Bioinformatic analysis of RNA from diverse species
Although most living cells contain a full complement of genes, gene expression differs between cells. In addition to being translated, RNA molecules play key roles in other important cellular functions. Gene expression in eukaryotic cells is controlled post-transcriptionally by combinations of regulatory elements in mRNAs. Such elements include structural and functional sequence motifs, and binding sites for miRNAs and proteins. These are usually located in the untranslated regions (UTRs) of mRNA sequences, particularly the 3’UTRs. Characterisation of these elements can provide detailed insight into the complex mechanism of regulation of gene expression. However, identification and visualisation of these cis-regulatory elements in a true overlapping manner is a challenging task. The Scan for Motifs (SFM) web-application simplified the process of identifying a wide range of regulatory elements on alignments of vertebrate 3’UTRs as well as in any inputted sequence. SFM includes identification of both RNA Binding Protein (RBP) sites and targets of miRNAs. The regulatory elements can be filtered by False Discovery Rate (FDR) estimations. The output provides an interactive graphical representation highlighting potential regulatory elements and overlaps between them complemented with simple statistics and cross-reference to their sources. In eukaryotes, the RNAi (RNA interference) is now a well-studied and established method for inhibiting gene expression. A similar system, known as CRISPR (Clustered Regularly Interspaced Short Palindromic Repeats) or Cas (CRISPR associated) system is present in bacteria and archaea that provides adaptive immunity against phage infection. CRISPR RNAs (crRNAs) are a type of small noncoding RNA that plays an important role in a noncoding RNA guided defence system in prokaryotes. Specific prediction methods found crRNA-encoding loci in nearly half of sequenced bacterial, and ~90% of archaeal species. The bacterial and archaeal CRISPR/Cas adaptive immune system targets specific protospacer nucleotide sequences in invading organisms. This requires base pairing between processed CRISPR RNA and the target protospacer. For type I and II CRISPR/Cas systems, protospacer adjacent motifs (PAM) are essential for target recognition, and for type III, mismatches in the flanking sequences are important in the antiviral response. In this study, the properties of each class of CRISPR were examined and these information is used for building a tool (CRISPRTarget) that predicts the most likely targets of CRISPR RNAs. This can be used to discover targets in newly sequenced genomic or metagenomic data. To test its utility, the features and targets of well-characterized Streptococcus thermophilus and Sulfolobus solfataricus type II and III CRISPR/Cas systems were discovered. Finally, in Pectobacterium species, new CRISPR targets were identified, establishing a model of temperate phage exposure and subsequent inhibition by the type I CRISPR/Cas systems. CRISPR arrays consist of repeat sequences separated by specific spacer sequences. Generally one strand is transcribed, producing long pre-crRNAs, which are processed to short crRNAs that base pair with invading nucleic acids to facilitate their destruction. No current software for the discovery of CRISPR loci predicts the direction of crRNA transcription. A new algorithm (CRISPRDirection) was developed that accurately predicts the strand of the resulting crRNAs. The method supports FASTA/multi-FASTA sequence or repeats as well as a complete annotation file as input. CRISPRDirection uses parameters that are calculated from the CRISPR repeat predictions and flanking sequences, which are combined by weighted voting. The prediction may utilise optional prior coding sequence annotation. CRISPRDirection correctly predicted the orientation of 94% of a reference set of arrays. Existing CRISPR detection algorithms do not utilise recently identified features of CRISPR structure, expression, or direction of RNA transcription. A series of routines were developed and implemented as CRISPRDetect that detect and refine CRISPR arrays. This algorithm is optimised but parameters are user tuneable. CRISPRDetect discovers putative arrays, extends the array by detecting additional repeats, and refines the internal structure in a true array specific manner. It also includes the direction of transcription by calculating and using parameters relating to the structure and evolution of the arrays. CRISPRDetect enables more accurate detection of arrays and is suitable for inclusion in genome annotation pipelines. It comes with an interactive web-server as well as a command-line executable. Additionally, an interactive database named CRISPRBank was developed, which contains CRISPR specific information from all published bacterial and archaeal genomes. All these tools and associated files can be accessed at the bioanalysis server, which as yet has the most comprehensive and diverse set of tools to aid CRISPR analysis.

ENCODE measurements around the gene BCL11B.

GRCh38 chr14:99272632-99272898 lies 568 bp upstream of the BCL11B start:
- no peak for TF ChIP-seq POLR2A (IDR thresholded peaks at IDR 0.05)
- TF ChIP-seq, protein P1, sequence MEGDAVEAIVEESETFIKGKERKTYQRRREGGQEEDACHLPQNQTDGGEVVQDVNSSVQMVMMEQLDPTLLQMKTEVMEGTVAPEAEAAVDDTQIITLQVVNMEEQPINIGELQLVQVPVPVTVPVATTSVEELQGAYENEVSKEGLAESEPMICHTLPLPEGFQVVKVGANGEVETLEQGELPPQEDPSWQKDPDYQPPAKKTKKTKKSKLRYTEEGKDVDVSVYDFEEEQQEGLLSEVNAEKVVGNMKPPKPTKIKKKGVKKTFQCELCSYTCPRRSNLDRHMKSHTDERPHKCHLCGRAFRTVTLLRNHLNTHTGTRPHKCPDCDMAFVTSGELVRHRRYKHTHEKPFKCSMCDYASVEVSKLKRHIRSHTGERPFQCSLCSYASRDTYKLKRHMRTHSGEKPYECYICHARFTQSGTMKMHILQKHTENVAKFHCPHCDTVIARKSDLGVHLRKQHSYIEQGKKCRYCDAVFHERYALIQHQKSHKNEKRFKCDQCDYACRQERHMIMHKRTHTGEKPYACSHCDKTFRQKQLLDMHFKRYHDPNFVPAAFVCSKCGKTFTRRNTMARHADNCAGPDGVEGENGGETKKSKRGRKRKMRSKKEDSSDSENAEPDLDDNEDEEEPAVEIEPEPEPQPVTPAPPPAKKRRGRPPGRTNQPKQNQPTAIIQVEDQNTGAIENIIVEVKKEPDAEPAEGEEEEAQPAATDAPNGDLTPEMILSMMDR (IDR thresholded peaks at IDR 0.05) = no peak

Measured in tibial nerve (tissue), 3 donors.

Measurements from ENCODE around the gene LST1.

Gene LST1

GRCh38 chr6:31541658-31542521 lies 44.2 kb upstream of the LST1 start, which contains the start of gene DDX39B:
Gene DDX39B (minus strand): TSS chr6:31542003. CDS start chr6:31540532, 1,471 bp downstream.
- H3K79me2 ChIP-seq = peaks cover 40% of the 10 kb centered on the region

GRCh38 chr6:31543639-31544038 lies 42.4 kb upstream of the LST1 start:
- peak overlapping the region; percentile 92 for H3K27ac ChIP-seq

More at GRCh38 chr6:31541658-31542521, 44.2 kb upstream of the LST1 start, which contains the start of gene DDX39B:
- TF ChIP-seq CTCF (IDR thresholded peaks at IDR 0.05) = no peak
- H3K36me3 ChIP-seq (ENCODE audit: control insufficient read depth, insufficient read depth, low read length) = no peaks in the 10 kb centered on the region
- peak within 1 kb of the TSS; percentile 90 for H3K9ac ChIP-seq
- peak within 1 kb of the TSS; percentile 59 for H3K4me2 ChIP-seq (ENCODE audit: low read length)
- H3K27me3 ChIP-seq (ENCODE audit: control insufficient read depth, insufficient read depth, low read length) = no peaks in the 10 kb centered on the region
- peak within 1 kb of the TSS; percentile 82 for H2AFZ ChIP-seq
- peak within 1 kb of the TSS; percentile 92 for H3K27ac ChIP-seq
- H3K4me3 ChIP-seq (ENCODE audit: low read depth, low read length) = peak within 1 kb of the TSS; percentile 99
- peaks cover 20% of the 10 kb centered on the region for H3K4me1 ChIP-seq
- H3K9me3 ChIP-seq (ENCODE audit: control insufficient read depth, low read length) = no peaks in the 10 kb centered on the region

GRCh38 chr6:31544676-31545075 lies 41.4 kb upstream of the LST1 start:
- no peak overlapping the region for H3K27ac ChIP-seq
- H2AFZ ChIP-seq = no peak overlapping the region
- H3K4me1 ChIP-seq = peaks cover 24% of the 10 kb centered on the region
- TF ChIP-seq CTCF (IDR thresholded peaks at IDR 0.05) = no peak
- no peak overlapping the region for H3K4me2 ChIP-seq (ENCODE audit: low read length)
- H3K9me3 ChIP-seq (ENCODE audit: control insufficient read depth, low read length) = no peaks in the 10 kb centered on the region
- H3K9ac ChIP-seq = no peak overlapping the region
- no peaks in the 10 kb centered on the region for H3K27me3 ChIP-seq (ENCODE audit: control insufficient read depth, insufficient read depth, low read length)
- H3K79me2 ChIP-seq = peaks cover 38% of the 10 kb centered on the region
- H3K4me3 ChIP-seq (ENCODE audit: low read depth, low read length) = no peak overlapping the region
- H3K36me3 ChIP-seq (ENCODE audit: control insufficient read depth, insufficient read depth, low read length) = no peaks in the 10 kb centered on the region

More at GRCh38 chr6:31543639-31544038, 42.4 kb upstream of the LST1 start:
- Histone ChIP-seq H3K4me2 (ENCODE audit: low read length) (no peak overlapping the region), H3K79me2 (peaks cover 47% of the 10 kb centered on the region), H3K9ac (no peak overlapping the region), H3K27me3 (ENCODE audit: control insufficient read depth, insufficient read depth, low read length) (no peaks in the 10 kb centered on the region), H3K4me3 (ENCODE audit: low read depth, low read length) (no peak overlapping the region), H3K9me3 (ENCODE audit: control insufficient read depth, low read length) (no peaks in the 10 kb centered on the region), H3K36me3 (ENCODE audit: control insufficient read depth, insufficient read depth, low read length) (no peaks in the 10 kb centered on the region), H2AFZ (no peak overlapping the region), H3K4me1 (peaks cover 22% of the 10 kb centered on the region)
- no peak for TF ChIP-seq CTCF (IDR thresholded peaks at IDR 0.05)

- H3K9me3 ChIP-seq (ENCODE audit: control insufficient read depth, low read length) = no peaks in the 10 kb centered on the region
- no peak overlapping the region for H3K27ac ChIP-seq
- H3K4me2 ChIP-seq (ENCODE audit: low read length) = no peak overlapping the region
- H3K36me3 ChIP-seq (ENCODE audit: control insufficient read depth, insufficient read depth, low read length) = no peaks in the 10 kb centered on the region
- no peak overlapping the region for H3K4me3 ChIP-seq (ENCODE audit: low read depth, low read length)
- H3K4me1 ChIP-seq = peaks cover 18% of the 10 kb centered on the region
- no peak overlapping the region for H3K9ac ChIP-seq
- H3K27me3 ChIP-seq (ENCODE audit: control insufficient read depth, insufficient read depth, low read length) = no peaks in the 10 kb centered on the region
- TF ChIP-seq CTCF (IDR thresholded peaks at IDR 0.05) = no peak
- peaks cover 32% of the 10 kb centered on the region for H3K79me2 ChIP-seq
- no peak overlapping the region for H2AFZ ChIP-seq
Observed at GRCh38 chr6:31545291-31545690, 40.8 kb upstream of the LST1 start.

Advisor: Brown, Chris
Degree Name: Doctor of Philosophy
Degree Discipline: Biochemistry
Publisher: University of Otago
Keywords: cis-regulatory; elements; 3'; UTRs; CRISPR; cas; CRISPRTarget; CRISPRDirection; CRISPRDetect; Scan-for-motifs; SFM; regulatory-elements; miRNA-binding-sites; visualization
Research Type: Thesis